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CMA chief warns commission not to approve O2 - Three deal

With exactly one week to go before the EC rules on the O2 -Three merger, the CMA asks that a fourth operator be carved out of any such deal

UK’s Competition and Markets Authority has called on the European Commission to block the Three - O2 merger or force the combined companies to create a fourth operator.

Hutchison Whampoa, the Hong Kong powerhouse behind Three,  struck a deal to buy O2 from Telefónica early last year. Unlike the BT – EE deal, this arrangement would reduce the number of UK networks from four to three. Since the deal was announced, the CMA has argued that a consolidation of networks would not bet in the best interests of the consumer.

To alleviate concerns, Hutchison has offered to freeze its prices for five years, sell some its network spectrum to rivals and invest £5bn into the UK’s cellular network infrastructure.

With a week left to go until the EC rules on the acquisition, Alex Chisholm, the CMA’s chief executive, has written an open letter to the commissioner, Margrethe Vestager, stating that the proposed safeguards fall short of the mark.

“It is clear that the remedies offered fall well short of what would be required to meet the relevant legal standard, as detailed in our case submissions,” Chisholm said. “The proposed remedies are materially deficient as they will not lead to the creation of a fourth mobile network operator (MNO) capable of competing effectively and in the long-term with the remaining three MNOs such that it would stem the loss of competition caused by the merger.”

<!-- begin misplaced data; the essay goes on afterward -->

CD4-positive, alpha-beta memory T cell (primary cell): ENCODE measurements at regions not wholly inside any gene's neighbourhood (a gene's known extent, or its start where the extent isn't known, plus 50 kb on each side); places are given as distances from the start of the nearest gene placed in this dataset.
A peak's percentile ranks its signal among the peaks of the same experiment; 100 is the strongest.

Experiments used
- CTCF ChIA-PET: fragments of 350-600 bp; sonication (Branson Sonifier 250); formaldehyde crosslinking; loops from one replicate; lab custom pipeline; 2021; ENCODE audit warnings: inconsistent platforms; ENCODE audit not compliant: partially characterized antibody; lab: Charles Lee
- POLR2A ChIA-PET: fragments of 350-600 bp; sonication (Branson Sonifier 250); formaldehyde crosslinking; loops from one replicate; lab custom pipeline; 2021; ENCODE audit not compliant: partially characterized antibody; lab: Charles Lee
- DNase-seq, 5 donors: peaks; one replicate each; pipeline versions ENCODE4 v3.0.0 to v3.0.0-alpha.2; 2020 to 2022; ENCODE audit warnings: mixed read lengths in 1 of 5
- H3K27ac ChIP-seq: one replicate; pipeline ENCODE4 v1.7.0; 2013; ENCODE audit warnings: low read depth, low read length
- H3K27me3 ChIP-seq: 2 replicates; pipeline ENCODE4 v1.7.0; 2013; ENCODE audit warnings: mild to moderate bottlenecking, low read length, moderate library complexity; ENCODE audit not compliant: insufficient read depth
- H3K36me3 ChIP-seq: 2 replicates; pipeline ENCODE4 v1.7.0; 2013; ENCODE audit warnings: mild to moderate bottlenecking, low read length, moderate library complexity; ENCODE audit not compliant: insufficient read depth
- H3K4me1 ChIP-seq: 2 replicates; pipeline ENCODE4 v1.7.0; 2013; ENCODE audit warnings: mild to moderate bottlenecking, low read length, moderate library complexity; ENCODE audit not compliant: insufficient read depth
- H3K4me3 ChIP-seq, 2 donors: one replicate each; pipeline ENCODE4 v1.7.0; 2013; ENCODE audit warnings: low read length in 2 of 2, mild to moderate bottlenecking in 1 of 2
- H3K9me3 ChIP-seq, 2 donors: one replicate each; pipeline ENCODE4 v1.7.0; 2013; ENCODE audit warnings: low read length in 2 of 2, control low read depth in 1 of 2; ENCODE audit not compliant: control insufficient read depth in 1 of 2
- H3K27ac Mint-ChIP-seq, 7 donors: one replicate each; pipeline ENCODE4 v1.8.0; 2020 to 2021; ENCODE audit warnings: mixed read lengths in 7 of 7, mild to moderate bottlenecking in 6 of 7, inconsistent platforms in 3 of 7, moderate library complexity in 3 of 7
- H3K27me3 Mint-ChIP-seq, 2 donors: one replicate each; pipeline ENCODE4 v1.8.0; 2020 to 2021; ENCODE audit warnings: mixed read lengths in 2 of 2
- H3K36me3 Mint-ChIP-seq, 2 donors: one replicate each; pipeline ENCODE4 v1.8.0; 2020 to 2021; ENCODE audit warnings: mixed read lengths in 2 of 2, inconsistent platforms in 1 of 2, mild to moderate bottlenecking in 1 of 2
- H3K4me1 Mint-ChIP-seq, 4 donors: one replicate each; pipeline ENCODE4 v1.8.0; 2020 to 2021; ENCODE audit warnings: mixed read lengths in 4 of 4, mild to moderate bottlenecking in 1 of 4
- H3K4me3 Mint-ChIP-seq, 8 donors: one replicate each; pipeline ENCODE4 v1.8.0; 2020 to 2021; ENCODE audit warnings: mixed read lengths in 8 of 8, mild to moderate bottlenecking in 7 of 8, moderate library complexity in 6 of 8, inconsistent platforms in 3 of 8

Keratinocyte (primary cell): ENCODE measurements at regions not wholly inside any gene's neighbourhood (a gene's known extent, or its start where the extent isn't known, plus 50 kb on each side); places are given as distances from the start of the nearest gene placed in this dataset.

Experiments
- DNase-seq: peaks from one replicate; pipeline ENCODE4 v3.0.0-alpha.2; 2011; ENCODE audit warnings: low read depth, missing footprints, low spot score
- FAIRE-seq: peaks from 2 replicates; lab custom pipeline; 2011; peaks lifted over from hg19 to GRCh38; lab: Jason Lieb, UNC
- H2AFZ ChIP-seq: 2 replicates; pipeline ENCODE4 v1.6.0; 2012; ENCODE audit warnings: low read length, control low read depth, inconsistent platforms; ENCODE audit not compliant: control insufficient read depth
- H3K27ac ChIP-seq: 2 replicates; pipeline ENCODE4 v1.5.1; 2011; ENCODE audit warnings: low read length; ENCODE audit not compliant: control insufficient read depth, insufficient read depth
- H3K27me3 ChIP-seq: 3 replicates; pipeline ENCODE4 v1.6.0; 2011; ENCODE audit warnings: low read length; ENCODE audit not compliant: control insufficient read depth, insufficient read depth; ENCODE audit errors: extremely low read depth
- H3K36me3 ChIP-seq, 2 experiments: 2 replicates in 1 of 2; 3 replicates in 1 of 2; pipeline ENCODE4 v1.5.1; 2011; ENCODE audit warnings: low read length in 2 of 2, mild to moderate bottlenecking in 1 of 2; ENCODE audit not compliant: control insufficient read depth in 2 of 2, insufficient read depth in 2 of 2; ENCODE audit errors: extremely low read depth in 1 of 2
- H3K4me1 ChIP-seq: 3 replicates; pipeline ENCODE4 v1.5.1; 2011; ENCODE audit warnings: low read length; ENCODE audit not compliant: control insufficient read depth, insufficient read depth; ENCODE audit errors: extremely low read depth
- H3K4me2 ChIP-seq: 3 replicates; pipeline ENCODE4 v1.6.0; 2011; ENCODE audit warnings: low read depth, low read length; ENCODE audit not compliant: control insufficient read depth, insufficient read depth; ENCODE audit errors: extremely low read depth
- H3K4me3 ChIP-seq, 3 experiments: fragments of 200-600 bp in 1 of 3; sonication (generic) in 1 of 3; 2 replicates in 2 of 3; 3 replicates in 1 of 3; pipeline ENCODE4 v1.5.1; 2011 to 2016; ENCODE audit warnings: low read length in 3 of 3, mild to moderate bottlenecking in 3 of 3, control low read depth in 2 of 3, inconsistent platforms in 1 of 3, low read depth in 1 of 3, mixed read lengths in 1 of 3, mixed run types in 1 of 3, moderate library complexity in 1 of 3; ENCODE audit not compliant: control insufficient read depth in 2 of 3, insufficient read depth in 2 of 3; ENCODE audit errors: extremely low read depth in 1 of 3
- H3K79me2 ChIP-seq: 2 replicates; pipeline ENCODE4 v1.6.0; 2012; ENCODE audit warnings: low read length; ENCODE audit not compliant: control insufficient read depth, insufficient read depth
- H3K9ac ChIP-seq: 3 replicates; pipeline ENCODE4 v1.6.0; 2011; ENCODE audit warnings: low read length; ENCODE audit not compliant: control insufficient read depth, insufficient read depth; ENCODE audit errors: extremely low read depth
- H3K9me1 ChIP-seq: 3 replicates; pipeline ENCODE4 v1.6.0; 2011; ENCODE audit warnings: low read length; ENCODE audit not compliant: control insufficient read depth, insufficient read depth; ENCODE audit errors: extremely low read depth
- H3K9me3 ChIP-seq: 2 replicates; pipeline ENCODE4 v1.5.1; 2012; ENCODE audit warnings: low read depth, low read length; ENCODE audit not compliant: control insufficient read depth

Chisholm argued that if the deal were to be approved, Hutchison should be forced to sell enough of the merged resources to create a fourth independent operator.

“The divestment would need to include the mobile network infrastructure and sufficient spectrum to ensure a commercially viable fourth MNO in the UK,” he said, adding: “Absent such structural remedies, the only option available to the Commission is prohibition.”

An O2 – Three merger would create the UK’s largest operator with some 40% of all mobile subscriptions and more than 30 million customers.

The CMA is not the only watchdog to pour scorn on proposed deal. Writing in the Financial Times in February, Sharon White, the chief executive of Ofcom, said that the regulator was concerned about the impact on competition.

“Many of our concerns relate to competition between operators who own the networks on which mobile phones rely. Only these four companies can make your mobile signal faster, more reliable and widely available,” she wrote.

“While the merger is reviewed, Ofcom will keep working to promote healthy rivalry between operators. We want UK consumers and businesses to enjoy fair mobile pries and cutting-edge products for years to come. For that we need strong competition: the basis of protection and the incentive to progress.”

Hutchinson argues that the EE – BT deal, which has already been approved, will squeeze both O2 and Three out of the market. EE already enjoys a 34% market-share and combined with BT, the largest fixed-line broadband provider, the merger will create the most powerful quad-play provider in the country.

The commission is due to make a decision on the O2-Three deal on 18 April.

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